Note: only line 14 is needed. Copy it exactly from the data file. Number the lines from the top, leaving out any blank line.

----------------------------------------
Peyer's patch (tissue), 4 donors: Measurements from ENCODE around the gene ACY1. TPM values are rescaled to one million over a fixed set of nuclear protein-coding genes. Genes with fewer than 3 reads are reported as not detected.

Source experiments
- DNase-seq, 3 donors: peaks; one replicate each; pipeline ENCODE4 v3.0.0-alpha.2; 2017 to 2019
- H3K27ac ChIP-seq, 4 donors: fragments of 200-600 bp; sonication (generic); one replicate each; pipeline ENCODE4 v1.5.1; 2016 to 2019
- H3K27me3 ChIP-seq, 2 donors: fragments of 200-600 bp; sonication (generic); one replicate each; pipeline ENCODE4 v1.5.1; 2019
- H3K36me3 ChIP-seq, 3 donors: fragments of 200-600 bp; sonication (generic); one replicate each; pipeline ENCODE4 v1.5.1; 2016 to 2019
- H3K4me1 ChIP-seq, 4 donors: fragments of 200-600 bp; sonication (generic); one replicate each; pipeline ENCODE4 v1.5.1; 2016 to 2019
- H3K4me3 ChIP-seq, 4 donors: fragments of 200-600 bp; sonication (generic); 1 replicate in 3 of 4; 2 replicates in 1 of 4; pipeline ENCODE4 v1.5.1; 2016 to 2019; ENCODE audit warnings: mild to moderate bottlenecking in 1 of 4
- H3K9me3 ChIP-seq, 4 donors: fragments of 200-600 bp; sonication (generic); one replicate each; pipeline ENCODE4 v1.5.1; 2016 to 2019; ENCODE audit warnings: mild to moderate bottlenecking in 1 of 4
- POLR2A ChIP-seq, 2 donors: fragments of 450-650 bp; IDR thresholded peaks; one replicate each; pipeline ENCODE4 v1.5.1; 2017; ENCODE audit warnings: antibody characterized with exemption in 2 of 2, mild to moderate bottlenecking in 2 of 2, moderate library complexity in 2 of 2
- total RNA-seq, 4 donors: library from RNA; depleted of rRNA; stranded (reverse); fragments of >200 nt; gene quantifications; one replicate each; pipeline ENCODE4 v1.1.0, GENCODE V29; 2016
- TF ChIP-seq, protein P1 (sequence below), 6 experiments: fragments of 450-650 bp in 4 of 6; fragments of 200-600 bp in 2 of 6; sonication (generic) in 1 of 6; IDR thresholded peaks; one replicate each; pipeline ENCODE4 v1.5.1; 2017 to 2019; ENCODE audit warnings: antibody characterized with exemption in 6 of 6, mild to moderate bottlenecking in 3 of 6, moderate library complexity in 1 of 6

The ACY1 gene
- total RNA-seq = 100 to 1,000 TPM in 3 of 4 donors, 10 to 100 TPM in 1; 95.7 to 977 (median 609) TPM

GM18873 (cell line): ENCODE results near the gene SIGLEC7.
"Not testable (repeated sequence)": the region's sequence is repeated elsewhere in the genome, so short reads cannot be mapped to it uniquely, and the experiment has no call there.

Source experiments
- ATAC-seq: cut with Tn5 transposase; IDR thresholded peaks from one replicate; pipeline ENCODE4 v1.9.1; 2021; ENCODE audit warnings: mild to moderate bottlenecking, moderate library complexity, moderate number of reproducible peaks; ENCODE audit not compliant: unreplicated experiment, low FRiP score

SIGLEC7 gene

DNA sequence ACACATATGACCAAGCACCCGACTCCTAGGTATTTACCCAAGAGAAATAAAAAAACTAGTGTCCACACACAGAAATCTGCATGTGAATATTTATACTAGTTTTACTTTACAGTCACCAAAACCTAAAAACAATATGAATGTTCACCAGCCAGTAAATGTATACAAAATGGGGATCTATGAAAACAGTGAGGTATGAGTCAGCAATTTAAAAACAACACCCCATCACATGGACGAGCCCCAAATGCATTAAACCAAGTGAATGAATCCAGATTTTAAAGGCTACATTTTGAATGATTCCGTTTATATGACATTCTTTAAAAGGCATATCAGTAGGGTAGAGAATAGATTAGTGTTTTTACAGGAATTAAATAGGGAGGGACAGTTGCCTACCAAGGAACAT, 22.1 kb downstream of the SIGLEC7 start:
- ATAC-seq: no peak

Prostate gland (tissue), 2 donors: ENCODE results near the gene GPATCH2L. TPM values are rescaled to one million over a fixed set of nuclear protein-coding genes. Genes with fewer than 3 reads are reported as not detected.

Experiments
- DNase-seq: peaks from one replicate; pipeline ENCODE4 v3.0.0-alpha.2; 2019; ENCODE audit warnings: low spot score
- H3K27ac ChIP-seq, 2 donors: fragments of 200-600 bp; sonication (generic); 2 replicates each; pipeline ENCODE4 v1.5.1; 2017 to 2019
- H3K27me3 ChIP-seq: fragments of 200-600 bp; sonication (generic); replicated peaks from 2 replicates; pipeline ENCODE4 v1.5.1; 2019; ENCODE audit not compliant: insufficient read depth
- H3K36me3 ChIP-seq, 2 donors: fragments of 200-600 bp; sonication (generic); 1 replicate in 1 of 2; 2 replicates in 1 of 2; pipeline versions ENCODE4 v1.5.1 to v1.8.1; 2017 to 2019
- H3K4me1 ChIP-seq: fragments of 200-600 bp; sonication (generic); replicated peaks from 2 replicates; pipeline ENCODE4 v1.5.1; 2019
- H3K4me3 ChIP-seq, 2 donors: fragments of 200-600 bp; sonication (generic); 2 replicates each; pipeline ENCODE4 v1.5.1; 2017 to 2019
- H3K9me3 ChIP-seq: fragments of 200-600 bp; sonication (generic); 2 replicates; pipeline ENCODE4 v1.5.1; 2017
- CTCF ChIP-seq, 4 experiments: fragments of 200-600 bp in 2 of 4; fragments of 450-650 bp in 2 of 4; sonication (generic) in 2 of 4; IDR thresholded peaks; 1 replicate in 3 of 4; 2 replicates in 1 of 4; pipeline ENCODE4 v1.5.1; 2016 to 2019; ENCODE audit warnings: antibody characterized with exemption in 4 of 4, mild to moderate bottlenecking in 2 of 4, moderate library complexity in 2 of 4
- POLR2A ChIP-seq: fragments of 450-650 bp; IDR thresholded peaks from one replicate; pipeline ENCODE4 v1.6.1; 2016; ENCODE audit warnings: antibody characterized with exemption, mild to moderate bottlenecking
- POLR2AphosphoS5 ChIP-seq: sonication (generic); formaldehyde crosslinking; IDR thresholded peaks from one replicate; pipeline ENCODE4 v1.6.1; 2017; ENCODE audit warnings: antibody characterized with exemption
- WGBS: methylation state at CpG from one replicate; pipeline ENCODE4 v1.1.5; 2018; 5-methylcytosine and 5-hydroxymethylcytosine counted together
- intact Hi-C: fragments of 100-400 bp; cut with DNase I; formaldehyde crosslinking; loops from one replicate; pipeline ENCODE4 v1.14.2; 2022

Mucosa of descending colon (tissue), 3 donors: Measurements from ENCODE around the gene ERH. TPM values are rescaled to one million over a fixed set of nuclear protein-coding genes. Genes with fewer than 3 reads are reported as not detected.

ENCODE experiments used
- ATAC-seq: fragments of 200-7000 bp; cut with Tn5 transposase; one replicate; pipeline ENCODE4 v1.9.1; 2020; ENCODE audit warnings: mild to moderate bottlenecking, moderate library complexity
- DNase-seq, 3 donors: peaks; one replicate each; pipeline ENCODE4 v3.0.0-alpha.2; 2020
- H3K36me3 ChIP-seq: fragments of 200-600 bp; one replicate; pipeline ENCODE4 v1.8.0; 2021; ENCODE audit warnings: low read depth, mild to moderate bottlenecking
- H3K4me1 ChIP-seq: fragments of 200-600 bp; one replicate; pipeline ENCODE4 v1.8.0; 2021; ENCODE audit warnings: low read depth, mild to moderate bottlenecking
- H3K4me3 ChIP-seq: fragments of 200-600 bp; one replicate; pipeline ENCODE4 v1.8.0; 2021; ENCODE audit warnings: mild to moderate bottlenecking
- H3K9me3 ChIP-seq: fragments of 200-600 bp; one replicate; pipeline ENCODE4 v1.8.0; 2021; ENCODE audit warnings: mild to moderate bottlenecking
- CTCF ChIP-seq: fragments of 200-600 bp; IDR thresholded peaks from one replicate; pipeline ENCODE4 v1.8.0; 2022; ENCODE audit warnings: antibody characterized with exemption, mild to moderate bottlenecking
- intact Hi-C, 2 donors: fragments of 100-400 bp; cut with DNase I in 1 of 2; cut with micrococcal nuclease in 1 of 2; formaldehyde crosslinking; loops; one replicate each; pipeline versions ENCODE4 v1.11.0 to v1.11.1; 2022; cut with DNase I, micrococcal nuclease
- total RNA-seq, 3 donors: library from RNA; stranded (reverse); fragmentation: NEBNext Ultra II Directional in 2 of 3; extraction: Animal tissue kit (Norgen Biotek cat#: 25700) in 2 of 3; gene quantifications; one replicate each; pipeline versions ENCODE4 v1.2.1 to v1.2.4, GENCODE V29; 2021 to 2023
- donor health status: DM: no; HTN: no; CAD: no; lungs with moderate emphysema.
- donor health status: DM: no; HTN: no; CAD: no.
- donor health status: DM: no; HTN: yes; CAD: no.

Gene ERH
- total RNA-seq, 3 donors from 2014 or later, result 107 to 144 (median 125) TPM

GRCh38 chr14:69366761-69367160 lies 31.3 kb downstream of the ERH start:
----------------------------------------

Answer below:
- total RNA-seq = 100 to 1,000 TPM in 3 of 4 donors, 10 to 100 TPM in 1; 95.7 to 977 (median 609) TPM